Tuition reimbursement !?

  1. There are so many rumors that go around about pay and benefits... I'm just trying to figure out truth from fiction. I have finally finished my pre-req courses. YAY!!! Now I have to figure out what I can afford and where to apply. I have heard that some jobs will pay off your student loans or reimburse you for what you have spent. Something makes me think there is more to it than that. If it is true that means that I can go to the private college that costs $35,000 a year and the hospital is gonna write me a check for $70,000 to reimburse the last two years??? How can this be fair? If any of you know what the normal caps are for tuition reimbursement.... that would be great, I know every hospital is different I'm just lookin to get a rough estimate.
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  2. 16 Comments

  3. by   ORSmurf
    You're right that this will vary depending on the institution. I work at a pretty small hospital and they promote "tuition reimbursement" as one of the employee benefits, but they will only cover up to $1,000 a year and there are some stipulations that go along with it - you must earn at least a B in the class and if you are awarded any reimbursement and leave within a year, you have to pay it back. Every little bit helps though... very little bit!
  4. by   texas2007
    I'd like to ditto that it varies by hospital. I've seen reimbursement range from 0-7500. Most that I have seem to be 1000-2500 range though.
  5. by   TheCommuter
    My facility only offers $1,000 worth of tuition reimbursement per year.
  6. by   ckc6977
    My Nursing School actually advertised the tuition reimbursement as an agreement to work for 1 of 3 local area hospitals over a 3-year span. My tuition was $4,875 x4 = 19,500. The alliance between my school and the hospital agreed to pay me $7,500 over 3 years = 22,500. So far, I've collected (1) check and received approximately $4,000 after taxes, etc.

    GL in your search!!
  7. by   Tweety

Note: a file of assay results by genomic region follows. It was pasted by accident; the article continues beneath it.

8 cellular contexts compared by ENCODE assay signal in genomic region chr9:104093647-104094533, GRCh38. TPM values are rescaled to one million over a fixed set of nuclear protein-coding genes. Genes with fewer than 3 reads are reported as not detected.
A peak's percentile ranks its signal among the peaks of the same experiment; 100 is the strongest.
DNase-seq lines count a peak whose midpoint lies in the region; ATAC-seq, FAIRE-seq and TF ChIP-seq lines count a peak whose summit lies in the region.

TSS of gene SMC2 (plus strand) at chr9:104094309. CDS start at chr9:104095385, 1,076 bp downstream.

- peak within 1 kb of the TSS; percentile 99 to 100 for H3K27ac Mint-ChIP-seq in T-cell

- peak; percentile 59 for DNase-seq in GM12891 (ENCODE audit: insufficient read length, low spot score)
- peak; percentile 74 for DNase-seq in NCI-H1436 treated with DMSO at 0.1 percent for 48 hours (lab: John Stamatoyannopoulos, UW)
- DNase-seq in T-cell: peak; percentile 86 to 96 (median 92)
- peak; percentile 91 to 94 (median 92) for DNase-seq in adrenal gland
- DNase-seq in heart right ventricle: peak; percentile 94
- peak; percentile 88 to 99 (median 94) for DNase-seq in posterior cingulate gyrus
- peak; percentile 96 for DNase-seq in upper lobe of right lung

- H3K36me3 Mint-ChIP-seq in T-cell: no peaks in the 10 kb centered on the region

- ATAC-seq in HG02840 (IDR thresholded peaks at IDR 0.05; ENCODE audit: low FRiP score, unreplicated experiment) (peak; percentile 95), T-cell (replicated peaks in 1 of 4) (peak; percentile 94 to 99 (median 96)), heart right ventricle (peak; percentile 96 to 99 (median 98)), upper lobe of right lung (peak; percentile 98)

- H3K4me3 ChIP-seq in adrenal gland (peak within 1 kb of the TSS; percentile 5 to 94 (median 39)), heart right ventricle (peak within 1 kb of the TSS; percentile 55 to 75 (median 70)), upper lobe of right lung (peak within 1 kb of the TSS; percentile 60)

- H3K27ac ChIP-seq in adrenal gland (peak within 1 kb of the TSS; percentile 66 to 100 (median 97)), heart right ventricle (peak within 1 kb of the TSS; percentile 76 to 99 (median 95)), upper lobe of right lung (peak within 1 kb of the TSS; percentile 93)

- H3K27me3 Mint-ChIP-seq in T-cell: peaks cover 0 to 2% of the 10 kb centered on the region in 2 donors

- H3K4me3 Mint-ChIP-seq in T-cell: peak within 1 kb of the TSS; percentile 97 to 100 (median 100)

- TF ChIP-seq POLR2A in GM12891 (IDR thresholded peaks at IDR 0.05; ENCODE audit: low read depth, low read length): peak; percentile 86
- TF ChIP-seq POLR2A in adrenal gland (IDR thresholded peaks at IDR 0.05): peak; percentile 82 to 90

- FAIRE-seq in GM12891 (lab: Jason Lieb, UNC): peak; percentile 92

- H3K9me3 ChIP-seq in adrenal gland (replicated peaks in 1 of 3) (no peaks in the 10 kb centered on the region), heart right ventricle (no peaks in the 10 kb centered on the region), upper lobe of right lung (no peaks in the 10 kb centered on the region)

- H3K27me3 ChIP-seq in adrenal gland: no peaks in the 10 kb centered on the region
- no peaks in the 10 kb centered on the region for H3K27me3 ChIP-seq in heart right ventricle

That state of Florida has a loan forgiveness program that pays up to $4000/year off for you, but you have to work at specific facilities that have a need. Fortunately my employer is one of them.

    When I applied for loan forgiveness I found the infomration initially by googling "Loan forgiveness in Florida" or something like that. Many other states do the same. http://www.nslfp.com/index.htm

    My employer also pays $2200/year for nursing school. It also has an "earn as you learn" that pays for nursing school 100% as you work 20 hours a week and work for us when you graduate.
  8. by   newohiorn
    I've worked for two of the major hospital systems in my area and both offer tuition reimbursement up to about $3000-3500 depending on whether you are full-time or part-time. One of the systems paid you the tuition amount at the beginning of the quarter and you had to have a C or better by the end of the quarter or you were expected to pay them back. They also had a 1-year commitment to work for them upon graduation, which I did not do so I had to pay back a prorated portion of the reimbursement they had paid over the prior 12 months.

    My current employer pays you back at the end of the quarter and I'm sure there is a passing grade requirement as well as a requirement to work for them for a year or two.

    The first employer also offered an outstanding scholarship program for 10 lucky recipients each year. This program paid you full-time wages and paid for your schooling and you only had to work 8 hours a week while in school full-time. This scholarship had a 2-year work commitment upon graduation. What a sweet deal--I'm sorry to say I didn't get that scholarship.
  9. by   laurenw
    It's true, tuition reimbursement programs vary greatly by hospital. As a financial counselor, I get this question all the time. The American Association of Colleges of Nursing has a pretty decent list of hospitals who at least SAY they're offering it, and students (and potential nurses) should call to see what exactly they're offering.